capacity constraints to undertake the work. 
 
vi. Capability - It creates the environment to do the selected projects and 
programmes right and the development and maintenance of an effective 
capability. 
 
vii. Continuous Improvement - to validate the usefulness and efficiency of the 
ongoing work which feeds back into the selection and capability aspects of 
governance. 
 
6.2 Although the key principles are seen as best practice for all projects, in order to 
not stifle through bureaucracy the process will apply specifically and will be 
enforced for: 
\uf0fc Requires significant capital or revenue investments \u2013 significant investment 
means having a value of £1M or more over the lifecycle of the project; or 
\uf0fc Projects whose implementation exhibits a high level of complexity, 
ambiguity, tension, uncertainty or risk as identified during categorisation in 
accordance with Appendix 4; or 
\uf0fc Projects that are forecast to deliver substantial cost savings as identified by 
the Council\u2019s Corporate Management Team (CMT). 
 
6.3 All projects are categorised as Basic, Intermediate or Strategic. The category 
determines the process, governance and reporting requirements. The criteria to 
be considered for categorisation are Corporate Impact (including £ value) and 
Complexity. Projects will be rated against each factor using a low/medium/high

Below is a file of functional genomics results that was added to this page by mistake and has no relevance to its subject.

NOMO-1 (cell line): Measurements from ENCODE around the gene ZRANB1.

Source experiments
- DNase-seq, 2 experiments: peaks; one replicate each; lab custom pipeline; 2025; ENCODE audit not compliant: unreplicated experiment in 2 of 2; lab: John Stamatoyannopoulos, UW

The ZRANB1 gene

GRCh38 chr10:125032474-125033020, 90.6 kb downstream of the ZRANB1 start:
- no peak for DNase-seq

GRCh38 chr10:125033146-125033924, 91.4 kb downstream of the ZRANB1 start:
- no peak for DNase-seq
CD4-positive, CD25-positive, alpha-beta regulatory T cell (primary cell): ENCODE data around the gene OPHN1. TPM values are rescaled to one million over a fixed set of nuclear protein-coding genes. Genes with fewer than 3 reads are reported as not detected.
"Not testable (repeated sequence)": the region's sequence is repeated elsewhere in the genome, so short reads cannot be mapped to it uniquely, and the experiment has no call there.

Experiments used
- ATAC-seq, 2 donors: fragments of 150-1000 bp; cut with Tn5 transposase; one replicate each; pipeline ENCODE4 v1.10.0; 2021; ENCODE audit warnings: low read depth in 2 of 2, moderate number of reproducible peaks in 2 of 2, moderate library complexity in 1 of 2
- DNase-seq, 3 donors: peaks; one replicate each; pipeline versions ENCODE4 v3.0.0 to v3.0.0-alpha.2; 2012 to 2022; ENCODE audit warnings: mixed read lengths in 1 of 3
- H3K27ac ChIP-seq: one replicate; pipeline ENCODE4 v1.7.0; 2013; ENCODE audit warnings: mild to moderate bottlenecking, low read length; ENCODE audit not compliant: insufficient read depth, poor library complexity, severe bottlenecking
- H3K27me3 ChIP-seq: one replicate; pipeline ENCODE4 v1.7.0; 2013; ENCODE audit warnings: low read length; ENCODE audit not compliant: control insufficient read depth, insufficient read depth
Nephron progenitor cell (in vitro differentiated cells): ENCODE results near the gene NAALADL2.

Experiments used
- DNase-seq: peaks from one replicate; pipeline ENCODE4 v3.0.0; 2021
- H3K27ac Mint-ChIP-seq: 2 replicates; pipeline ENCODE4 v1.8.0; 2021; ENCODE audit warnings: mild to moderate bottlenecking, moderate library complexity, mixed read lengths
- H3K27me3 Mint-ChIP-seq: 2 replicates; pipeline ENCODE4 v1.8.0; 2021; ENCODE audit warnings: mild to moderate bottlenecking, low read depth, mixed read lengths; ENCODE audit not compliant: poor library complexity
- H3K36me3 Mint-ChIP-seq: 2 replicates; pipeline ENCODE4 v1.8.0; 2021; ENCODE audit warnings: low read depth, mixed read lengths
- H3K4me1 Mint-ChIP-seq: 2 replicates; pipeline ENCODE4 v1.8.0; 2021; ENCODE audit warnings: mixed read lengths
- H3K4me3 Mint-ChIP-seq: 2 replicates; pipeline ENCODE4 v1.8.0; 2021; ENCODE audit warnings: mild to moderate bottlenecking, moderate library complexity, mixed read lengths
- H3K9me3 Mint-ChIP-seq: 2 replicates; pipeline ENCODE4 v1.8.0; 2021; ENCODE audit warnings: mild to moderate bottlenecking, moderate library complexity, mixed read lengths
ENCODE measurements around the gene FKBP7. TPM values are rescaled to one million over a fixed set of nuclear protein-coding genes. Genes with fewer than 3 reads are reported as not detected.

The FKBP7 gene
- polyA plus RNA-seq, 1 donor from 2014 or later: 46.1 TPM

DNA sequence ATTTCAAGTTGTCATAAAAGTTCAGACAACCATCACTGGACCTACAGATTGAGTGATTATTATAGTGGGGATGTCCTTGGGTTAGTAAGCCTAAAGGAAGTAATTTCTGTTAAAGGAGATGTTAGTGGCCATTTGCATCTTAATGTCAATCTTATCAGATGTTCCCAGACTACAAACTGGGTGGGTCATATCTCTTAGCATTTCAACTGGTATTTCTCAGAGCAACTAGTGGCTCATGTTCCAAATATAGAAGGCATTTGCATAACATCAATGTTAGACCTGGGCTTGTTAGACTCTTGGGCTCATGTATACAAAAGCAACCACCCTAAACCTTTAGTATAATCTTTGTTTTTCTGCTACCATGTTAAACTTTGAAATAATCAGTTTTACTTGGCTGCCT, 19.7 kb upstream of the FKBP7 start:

rating. 
 
6.4 The information required for each stage of the process is determined by the 
category of the project. The table below outlines the documentation required at 
each gateway for intermediate and strategic projects. 
 
 
Concept\u2026\u2026\u2026\u2026\u2026\u2026\u2026\u2026\u2026...\u201dProject Life Cycle\u201d\u2026\u2026\u2026\u2026\u2026\u2026\u2026.Closure 
ITEM: 9 
 
PAGE: 5 
 
6.5 For clarity and to help understanding, definitions of a project, programme and 
programme management are detailed below (APM Body of Knowledge, 6 th 
Edition): 
 
\uf0b7 A Project is a unique, transient endeavour, undertaken to achieve planned 
objectives, which could be defined in terms of outputs, outcomes, benefits or 
strategic objectives. 
o Outputs - are the tangible or intangible products typically delivered by 
the project. 
o Outcomes \u2013 are the changed circumstances or behaviours that result 
from the use of an output 
 
\uf0b7 A Programme is a group of related projects and change management 
activities that together achieve beneficial change for an organisation. 
 
\uf0b7 Programme Management is the coordinated management of projects and 
change management activities to achieve a beneficial change. 
 
6.6 To further help address any ambiguity defining